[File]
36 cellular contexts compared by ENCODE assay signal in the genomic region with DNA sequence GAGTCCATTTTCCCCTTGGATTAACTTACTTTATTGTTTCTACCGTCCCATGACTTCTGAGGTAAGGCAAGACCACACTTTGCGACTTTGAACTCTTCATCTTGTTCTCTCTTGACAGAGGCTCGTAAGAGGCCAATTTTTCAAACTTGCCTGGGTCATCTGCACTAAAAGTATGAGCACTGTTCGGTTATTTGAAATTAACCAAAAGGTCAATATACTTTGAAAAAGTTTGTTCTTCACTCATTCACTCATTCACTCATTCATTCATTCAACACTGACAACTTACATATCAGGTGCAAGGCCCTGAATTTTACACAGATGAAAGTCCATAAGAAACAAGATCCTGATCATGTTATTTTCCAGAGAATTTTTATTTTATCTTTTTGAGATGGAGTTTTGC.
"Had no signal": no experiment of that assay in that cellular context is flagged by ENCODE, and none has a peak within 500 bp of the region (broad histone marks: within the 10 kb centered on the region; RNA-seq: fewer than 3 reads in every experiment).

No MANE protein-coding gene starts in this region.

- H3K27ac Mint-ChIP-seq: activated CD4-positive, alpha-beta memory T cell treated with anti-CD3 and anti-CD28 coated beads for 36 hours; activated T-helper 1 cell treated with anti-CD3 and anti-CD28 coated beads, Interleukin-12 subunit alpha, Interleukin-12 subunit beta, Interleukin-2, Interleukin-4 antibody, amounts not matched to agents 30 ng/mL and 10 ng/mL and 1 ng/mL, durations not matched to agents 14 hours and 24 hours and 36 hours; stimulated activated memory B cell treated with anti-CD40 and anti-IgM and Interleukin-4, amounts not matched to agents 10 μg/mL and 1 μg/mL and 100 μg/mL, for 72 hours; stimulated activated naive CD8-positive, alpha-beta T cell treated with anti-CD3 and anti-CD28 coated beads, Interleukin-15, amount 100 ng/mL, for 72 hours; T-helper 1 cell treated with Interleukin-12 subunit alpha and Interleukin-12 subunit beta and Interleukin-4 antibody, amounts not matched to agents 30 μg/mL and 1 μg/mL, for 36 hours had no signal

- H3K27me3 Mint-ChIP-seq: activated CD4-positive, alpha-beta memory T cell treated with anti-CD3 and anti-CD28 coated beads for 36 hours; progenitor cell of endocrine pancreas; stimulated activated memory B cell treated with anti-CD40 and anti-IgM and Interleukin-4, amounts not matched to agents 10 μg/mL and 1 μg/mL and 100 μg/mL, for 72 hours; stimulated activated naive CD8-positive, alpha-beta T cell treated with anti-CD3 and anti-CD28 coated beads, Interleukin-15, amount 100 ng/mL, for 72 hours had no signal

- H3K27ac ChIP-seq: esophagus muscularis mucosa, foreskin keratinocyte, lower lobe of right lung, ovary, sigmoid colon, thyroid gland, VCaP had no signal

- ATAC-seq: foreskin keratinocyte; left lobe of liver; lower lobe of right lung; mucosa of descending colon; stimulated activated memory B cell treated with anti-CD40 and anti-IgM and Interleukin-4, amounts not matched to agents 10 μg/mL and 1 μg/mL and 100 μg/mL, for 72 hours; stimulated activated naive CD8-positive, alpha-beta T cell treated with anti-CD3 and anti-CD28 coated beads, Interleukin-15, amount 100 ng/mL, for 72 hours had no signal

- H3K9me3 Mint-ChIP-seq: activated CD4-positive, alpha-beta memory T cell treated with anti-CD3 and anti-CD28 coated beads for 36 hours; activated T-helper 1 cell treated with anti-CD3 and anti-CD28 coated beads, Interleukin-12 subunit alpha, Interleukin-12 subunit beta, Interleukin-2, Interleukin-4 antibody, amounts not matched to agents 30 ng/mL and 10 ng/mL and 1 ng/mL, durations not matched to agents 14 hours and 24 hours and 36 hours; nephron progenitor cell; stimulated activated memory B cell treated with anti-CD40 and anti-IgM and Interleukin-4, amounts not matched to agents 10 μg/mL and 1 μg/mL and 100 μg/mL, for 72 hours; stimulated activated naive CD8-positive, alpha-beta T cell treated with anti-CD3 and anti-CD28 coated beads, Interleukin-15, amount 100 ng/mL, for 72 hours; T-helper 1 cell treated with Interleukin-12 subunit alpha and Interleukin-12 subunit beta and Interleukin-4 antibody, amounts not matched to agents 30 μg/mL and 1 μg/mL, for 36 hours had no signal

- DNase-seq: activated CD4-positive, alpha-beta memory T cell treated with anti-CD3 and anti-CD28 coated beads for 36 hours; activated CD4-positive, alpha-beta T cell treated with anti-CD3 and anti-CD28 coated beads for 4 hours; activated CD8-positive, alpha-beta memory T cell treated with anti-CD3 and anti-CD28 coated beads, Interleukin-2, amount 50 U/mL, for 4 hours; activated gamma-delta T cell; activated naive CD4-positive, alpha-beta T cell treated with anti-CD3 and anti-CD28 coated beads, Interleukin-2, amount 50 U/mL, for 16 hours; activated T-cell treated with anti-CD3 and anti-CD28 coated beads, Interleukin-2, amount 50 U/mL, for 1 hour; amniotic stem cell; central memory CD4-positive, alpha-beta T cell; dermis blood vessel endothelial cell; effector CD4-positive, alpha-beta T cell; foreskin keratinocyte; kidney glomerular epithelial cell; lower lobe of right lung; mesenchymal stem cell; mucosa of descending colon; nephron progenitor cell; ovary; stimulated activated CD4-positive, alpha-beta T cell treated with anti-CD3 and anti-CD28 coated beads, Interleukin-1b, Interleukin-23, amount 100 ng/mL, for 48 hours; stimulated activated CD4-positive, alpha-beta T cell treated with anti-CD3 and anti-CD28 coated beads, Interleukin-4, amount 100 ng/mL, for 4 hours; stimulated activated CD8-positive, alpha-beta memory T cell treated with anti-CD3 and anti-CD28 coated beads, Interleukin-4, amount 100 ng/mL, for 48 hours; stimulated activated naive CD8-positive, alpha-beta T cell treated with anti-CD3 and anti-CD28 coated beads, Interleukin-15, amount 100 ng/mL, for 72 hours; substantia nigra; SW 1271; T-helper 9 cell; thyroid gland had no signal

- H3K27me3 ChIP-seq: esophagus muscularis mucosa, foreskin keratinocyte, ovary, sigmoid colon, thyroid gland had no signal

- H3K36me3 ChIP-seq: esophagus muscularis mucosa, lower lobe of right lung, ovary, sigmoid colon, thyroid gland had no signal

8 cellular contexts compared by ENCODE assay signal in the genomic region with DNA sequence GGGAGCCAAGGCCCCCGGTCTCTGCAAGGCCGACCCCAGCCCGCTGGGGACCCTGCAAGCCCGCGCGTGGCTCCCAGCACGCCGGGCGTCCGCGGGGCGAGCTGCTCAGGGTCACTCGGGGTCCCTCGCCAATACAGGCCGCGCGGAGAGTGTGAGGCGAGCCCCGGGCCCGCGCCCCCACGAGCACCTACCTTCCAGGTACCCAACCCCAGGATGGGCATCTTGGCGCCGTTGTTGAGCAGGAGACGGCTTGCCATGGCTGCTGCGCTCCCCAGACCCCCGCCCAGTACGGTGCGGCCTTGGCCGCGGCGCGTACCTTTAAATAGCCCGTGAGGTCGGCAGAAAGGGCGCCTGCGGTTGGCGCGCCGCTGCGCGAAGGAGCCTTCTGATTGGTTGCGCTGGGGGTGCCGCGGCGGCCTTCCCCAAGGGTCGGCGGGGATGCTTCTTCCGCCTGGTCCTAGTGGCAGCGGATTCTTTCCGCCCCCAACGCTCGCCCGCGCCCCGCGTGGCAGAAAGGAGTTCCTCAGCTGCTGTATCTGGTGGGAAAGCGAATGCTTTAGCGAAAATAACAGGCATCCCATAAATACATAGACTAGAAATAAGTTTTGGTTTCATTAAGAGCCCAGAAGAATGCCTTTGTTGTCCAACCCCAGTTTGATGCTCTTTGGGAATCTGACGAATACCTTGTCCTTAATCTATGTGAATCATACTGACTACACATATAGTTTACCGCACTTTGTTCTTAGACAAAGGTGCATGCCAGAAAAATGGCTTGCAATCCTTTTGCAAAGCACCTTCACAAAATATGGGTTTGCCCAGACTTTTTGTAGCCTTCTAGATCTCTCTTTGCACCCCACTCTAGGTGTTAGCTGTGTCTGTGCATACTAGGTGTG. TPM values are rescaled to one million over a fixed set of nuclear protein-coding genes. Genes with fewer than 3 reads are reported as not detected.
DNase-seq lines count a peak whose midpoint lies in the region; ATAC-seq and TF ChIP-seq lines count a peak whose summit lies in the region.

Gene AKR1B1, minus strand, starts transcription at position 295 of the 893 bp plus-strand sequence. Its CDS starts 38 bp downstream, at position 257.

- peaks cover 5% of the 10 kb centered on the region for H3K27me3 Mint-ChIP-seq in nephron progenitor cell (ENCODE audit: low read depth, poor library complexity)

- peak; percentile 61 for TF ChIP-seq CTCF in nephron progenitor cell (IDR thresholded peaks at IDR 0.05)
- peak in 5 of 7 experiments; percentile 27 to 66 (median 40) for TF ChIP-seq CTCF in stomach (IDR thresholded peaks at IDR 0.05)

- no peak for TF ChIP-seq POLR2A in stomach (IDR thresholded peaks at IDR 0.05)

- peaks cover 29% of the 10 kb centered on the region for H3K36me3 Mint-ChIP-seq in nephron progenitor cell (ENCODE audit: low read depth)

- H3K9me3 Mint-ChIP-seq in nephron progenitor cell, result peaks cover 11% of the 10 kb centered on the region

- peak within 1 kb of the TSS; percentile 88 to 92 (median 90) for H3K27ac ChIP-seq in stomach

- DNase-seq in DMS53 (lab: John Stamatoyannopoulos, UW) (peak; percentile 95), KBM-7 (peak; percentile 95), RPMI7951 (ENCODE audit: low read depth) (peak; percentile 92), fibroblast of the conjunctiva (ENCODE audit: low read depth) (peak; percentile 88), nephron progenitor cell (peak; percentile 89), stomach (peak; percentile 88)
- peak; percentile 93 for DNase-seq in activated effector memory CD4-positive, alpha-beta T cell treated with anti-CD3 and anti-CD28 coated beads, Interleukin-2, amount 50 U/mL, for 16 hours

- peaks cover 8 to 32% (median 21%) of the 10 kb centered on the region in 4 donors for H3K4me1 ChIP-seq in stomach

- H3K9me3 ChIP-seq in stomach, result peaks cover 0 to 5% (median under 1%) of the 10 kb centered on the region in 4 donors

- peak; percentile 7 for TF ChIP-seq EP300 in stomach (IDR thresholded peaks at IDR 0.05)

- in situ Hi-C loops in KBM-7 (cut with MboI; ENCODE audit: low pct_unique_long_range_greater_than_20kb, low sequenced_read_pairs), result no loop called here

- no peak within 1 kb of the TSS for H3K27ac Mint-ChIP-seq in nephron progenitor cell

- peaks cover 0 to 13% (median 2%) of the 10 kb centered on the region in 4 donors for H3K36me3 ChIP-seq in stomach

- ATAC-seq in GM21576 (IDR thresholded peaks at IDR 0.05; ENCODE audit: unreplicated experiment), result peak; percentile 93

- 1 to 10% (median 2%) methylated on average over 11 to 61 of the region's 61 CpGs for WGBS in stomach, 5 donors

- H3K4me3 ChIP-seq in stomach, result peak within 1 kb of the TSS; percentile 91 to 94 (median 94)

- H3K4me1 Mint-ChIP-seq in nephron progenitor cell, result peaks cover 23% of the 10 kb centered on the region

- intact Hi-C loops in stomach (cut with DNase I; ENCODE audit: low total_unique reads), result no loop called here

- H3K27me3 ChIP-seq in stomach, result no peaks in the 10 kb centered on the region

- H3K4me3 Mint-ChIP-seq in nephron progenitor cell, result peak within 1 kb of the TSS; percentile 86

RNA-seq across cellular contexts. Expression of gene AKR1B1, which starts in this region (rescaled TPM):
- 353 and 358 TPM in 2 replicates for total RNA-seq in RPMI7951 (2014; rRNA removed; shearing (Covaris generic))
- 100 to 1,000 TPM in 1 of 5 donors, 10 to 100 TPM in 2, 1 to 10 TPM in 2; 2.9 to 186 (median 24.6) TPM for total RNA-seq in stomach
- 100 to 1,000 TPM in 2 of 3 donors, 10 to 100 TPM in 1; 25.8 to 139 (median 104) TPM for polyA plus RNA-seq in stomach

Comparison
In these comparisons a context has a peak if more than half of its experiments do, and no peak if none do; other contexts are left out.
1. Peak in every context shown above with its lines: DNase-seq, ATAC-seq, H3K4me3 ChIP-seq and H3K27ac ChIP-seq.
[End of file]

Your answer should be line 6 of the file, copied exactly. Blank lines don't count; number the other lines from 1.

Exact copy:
- H3K27ac ChIP-seq: esophagus muscularis mucosa, foreskin keratinocyte, lower lobe of right lung, ovary, sigmoid colon, thyroid gland, VCaP had no signal